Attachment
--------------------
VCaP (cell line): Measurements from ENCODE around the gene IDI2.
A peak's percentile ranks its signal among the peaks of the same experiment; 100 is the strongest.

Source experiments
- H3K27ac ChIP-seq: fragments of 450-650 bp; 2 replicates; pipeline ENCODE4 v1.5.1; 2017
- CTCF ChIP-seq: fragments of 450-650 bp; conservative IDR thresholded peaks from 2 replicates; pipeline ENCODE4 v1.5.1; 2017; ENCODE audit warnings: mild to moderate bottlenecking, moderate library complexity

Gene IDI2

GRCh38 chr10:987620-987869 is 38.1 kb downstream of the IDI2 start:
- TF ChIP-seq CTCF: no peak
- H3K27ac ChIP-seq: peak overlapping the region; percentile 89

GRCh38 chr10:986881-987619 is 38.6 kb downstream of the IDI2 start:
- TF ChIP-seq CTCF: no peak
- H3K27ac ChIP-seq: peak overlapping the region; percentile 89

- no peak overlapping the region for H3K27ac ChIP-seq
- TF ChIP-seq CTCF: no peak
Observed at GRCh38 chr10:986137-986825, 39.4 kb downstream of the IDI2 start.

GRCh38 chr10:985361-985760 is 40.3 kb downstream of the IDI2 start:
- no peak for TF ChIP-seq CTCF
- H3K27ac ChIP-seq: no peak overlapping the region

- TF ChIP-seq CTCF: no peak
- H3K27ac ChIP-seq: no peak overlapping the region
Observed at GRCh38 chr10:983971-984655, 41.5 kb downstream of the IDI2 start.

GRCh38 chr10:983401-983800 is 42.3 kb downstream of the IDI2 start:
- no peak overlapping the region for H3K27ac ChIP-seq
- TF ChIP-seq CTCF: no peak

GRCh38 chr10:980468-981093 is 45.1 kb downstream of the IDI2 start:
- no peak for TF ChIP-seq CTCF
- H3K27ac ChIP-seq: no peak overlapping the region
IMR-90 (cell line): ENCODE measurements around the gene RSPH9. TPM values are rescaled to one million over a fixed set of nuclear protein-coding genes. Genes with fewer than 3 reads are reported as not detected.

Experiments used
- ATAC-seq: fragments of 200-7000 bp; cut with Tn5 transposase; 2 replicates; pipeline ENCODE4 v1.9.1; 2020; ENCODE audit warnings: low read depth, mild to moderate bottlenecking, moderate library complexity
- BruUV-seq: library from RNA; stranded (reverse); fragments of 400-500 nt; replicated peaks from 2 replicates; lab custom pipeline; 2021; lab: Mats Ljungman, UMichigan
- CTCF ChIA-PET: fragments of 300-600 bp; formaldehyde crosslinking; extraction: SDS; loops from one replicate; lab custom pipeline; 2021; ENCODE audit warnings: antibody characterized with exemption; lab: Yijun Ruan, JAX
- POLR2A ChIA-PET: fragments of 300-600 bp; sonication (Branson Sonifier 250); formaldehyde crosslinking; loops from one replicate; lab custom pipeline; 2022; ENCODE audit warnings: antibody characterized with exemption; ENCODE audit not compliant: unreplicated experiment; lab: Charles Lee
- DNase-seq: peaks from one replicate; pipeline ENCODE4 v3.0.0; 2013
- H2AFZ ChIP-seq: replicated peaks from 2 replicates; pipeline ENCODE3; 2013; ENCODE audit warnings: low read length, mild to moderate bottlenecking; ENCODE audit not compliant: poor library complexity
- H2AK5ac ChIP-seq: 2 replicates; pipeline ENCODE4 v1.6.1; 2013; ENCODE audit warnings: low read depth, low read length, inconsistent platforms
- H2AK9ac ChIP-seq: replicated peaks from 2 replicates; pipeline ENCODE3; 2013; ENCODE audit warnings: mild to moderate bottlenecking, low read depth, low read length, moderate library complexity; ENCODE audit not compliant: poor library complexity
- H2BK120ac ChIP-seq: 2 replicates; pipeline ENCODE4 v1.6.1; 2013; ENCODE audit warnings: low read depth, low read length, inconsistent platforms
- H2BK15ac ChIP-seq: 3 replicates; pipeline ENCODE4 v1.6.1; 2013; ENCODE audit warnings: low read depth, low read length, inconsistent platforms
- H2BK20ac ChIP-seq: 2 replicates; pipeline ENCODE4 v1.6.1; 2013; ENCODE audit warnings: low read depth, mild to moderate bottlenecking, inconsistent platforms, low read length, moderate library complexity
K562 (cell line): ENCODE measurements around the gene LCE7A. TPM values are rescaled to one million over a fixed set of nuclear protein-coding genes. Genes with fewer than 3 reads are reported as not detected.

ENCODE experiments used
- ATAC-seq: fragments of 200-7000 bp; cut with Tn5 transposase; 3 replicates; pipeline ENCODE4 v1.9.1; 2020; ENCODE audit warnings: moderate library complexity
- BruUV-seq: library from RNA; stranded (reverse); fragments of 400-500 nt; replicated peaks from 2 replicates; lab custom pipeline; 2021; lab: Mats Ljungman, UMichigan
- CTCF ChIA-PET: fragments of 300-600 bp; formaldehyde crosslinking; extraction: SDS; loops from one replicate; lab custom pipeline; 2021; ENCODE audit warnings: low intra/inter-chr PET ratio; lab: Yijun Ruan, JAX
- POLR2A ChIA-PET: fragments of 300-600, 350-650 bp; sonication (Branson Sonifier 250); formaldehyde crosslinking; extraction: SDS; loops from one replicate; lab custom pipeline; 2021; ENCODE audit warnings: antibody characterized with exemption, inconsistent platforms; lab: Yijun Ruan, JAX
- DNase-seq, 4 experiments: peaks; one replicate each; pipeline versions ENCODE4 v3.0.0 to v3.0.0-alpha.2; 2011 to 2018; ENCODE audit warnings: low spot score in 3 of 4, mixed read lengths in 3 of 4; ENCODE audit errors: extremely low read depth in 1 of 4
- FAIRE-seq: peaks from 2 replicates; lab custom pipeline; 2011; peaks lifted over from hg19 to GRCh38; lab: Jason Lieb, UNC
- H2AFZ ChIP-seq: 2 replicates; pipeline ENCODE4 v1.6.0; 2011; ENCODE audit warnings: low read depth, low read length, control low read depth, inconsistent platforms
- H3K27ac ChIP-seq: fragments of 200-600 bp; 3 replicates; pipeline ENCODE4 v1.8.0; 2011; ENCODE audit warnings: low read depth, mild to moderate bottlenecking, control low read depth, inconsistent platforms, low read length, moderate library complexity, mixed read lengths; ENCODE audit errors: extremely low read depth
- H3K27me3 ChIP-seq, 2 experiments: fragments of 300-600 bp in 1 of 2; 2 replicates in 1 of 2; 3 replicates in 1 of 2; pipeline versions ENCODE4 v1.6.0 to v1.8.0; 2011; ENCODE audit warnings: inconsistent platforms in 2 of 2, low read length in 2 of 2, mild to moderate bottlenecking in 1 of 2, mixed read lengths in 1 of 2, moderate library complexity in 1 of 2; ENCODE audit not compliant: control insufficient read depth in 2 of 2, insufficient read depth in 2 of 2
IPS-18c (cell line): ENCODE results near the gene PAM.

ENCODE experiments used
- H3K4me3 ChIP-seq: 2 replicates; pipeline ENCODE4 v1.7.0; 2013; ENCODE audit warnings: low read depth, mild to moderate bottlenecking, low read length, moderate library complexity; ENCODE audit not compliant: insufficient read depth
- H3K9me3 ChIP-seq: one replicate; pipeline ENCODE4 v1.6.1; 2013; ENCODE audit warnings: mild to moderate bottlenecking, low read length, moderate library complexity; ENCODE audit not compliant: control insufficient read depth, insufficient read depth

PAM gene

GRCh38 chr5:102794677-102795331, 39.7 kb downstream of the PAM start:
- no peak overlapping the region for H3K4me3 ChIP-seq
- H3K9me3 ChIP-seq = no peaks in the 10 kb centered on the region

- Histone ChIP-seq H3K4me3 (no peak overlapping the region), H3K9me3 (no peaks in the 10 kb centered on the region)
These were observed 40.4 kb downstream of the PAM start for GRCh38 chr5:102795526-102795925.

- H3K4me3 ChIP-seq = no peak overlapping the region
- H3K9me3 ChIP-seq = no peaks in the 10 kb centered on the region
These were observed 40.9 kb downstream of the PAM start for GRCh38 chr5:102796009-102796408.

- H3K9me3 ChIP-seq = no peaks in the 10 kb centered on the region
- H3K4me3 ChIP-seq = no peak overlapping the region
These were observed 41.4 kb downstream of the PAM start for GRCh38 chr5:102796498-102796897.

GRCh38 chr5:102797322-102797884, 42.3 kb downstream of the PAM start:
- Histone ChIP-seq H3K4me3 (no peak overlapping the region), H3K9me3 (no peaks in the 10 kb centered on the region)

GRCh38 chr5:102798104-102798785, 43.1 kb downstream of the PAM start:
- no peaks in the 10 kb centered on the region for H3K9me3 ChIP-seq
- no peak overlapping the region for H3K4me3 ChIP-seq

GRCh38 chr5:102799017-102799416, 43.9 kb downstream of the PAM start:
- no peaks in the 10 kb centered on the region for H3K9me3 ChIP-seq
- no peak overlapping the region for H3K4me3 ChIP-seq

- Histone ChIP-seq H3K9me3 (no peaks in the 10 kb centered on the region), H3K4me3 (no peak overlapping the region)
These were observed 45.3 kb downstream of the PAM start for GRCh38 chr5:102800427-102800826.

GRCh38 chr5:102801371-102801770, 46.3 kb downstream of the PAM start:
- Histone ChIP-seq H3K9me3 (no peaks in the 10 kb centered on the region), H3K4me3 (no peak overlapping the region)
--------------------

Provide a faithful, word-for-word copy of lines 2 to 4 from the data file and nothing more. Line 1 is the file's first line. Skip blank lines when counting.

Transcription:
A peak's percentile ranks its signal among the peaks of the same experiment; 100 is the strongest.

Source experiments
- H3K27ac ChIP-seq: fragments of 450-650 bp; 2 replicates; pipeline ENCODE4 v1.5.1; 2017